The Set Up
So we brought our TV in and we set it up on one side, we got all the boys to get their sleeping bags out and their mats and get comfortable, and we kind of wound down the evening with watching a fun movie. After the movie, it was lights out, no talking. It’s really important for those Scouts to get their rest and to get their sleep. The next morning – Saturday morning – we were up early, 7:30. Then we got dressed, got our uniforms on, and then, we moved on to the next segment, with another group discussion about technology and STEM. After that, we went into our breakout sessions. At the time, we didn’t have any Bears, so we separated just between the Wolves and the Webelos. However, the Bears and the Webelos – or the Bears and the Wolves, I’m sorry – could do something related to sound; that was one of the options for the Tech Talk belt loops. So be sure, when you’re planning your Tech Talk lock-in, or Tech Talk STEM activity, make sure those belt loops don’t overlap with some of the other STEM categories. So, the Bears did our World of Sound, and the Wolves did something, so we did this breakout session for about an hour, and the Webelos concentrated on their badge pin. After the breakout session, we came back together, took a break, made sure we had some snacks and water, and then we lined up, and we marched down to the police station that was only two blocks away. As a group, we were able to participate in how technology was used in the police force everyday. Once that hour was over, we came back to our Scout hut, where we had some of the other parents setting up the final stage of our activities, which was getting the Raingutter Regatta boat track set up.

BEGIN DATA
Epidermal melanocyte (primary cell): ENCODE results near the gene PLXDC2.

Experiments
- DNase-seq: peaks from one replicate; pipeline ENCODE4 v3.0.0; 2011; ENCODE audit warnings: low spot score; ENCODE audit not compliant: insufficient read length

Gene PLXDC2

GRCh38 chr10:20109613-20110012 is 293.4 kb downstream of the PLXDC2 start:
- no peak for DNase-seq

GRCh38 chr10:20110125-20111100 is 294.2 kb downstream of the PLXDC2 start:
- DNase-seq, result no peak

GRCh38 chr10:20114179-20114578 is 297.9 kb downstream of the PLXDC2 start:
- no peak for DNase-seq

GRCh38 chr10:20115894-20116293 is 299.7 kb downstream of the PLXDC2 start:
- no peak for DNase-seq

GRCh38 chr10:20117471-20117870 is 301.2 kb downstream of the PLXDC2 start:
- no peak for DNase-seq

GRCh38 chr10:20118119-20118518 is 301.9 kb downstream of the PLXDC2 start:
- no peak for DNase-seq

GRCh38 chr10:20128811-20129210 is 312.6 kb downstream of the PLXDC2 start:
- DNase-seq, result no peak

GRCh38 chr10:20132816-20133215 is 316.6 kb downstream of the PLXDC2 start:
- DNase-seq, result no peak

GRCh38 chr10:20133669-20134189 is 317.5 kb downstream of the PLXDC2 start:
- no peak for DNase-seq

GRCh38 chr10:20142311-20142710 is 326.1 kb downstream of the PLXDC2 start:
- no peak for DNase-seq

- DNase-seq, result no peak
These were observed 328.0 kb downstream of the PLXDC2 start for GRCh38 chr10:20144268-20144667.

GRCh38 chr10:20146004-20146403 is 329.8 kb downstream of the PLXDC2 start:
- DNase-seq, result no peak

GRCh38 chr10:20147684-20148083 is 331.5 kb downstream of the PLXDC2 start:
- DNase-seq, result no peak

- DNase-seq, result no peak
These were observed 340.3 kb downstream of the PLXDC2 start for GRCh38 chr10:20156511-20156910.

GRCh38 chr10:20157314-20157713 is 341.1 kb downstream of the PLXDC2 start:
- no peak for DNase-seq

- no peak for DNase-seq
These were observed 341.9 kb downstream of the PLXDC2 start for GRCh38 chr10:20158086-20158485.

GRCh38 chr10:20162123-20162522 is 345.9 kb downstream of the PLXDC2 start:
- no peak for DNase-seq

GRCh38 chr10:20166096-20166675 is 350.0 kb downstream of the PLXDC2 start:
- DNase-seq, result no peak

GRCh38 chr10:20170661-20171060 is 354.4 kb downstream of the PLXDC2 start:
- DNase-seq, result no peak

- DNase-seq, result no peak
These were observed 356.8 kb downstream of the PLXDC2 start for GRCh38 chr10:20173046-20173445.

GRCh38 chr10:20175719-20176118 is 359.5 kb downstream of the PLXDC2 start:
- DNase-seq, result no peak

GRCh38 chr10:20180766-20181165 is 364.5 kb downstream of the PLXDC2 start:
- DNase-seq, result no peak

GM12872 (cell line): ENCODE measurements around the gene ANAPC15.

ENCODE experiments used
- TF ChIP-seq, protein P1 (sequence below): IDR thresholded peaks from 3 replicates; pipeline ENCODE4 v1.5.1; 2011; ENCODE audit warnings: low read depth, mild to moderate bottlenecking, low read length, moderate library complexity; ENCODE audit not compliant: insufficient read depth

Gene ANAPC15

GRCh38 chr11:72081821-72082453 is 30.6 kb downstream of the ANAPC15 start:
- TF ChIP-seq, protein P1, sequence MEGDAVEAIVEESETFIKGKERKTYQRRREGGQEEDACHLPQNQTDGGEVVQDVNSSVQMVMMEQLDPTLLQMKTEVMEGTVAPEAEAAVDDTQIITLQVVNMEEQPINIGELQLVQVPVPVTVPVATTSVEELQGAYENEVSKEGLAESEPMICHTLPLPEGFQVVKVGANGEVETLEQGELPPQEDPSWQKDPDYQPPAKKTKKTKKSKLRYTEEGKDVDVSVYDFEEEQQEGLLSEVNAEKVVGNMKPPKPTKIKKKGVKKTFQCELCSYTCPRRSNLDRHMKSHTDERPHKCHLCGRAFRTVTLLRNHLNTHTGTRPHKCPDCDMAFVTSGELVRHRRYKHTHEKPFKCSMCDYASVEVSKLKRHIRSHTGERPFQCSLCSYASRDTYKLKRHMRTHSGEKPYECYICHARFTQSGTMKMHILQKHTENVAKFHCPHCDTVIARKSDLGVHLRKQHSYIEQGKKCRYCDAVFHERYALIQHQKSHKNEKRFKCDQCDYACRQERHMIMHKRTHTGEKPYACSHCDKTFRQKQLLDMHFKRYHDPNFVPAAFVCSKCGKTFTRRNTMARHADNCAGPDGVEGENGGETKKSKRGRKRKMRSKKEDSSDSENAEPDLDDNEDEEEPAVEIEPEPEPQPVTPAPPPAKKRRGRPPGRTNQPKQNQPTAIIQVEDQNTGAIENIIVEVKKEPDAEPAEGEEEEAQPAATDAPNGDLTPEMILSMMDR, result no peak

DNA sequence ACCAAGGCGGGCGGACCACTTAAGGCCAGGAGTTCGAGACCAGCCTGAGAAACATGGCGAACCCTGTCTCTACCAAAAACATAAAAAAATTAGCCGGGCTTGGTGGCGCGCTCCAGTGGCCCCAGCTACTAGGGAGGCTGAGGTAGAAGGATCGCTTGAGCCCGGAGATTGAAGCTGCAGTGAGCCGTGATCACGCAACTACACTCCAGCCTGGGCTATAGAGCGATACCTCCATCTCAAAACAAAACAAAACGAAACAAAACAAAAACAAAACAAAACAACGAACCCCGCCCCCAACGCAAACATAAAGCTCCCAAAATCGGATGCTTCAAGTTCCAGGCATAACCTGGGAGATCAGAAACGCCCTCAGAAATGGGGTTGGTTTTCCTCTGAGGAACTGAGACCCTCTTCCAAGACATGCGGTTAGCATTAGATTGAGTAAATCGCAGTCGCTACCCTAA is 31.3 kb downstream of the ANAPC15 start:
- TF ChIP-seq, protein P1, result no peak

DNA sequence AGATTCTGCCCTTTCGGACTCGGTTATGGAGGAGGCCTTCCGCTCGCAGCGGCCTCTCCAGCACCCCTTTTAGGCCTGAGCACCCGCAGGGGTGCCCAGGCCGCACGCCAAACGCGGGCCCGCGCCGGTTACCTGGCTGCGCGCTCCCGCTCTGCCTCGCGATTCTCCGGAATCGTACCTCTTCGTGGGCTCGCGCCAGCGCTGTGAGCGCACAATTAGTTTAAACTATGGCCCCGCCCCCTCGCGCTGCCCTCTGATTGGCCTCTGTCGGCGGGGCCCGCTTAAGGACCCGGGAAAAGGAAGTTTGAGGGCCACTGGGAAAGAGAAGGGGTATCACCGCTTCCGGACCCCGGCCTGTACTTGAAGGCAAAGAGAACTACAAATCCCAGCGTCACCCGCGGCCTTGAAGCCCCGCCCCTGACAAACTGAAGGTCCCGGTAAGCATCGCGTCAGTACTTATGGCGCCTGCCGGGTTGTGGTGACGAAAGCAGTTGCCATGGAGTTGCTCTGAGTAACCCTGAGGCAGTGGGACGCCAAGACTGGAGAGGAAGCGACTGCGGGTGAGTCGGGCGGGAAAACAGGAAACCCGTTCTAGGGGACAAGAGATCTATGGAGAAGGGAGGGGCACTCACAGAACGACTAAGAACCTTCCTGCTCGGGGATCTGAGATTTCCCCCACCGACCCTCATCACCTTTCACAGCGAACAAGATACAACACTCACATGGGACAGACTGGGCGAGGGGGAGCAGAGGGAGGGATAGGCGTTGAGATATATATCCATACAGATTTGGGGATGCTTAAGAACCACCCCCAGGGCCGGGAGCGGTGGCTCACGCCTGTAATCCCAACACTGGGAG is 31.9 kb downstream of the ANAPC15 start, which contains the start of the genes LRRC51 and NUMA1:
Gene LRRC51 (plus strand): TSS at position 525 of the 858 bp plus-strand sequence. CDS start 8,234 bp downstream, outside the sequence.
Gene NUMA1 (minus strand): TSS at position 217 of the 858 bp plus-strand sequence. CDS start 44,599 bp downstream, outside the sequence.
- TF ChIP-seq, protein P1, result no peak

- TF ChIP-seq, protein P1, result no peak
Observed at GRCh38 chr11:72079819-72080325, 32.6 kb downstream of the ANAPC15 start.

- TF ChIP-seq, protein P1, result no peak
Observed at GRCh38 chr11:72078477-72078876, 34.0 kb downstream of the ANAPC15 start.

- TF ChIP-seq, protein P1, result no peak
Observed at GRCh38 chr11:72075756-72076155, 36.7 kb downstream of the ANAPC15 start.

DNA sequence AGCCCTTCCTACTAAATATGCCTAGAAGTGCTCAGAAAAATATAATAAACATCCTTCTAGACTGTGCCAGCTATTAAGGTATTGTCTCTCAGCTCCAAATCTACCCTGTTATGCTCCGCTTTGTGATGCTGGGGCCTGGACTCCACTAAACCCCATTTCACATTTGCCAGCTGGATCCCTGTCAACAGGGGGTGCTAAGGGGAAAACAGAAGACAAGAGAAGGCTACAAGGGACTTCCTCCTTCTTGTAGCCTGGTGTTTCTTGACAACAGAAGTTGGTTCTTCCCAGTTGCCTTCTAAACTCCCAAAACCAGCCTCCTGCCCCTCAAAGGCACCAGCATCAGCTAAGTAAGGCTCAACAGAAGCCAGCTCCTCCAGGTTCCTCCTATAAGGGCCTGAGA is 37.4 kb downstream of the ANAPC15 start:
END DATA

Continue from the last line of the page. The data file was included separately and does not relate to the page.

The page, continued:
The Derby Race
So it was inflated, it had the water in it, the boys had their boats that were already made, and they were ready to go. So we jumped right in to (after a quick break) setting up a chart for the boys to race by age. We got those done, we got through the races, and then we were able to have…we bought the awards ahead of time…and we gave them out on the spot. So, we gave medals to the boys for the first place winners, and we used ribbons for the second, third, and fourth place – basically, participation. So that everybody received something for their hard work on assembling the boat and being there that weekend and participating in the STEM activities. So, just simply being there, they are a winner for learning about technology. Then, afterward, we had our parents prepare a light snack or lunch so that when our awards were done, all of our activities were complete, all our requirements for the Tech Talk were finished. So everybody that was there completed the Tech Talk assignment. We had our lunch and we dismissed for the day. So this is how we planned, scheduled, and set up an agenda for our whole Tech Talk lock-in, and maybe this is something that will help your Cup Scout pack. What was your Tech Talk like? Leave us comments about creative ways that you made the Tech Talk fun and exciting.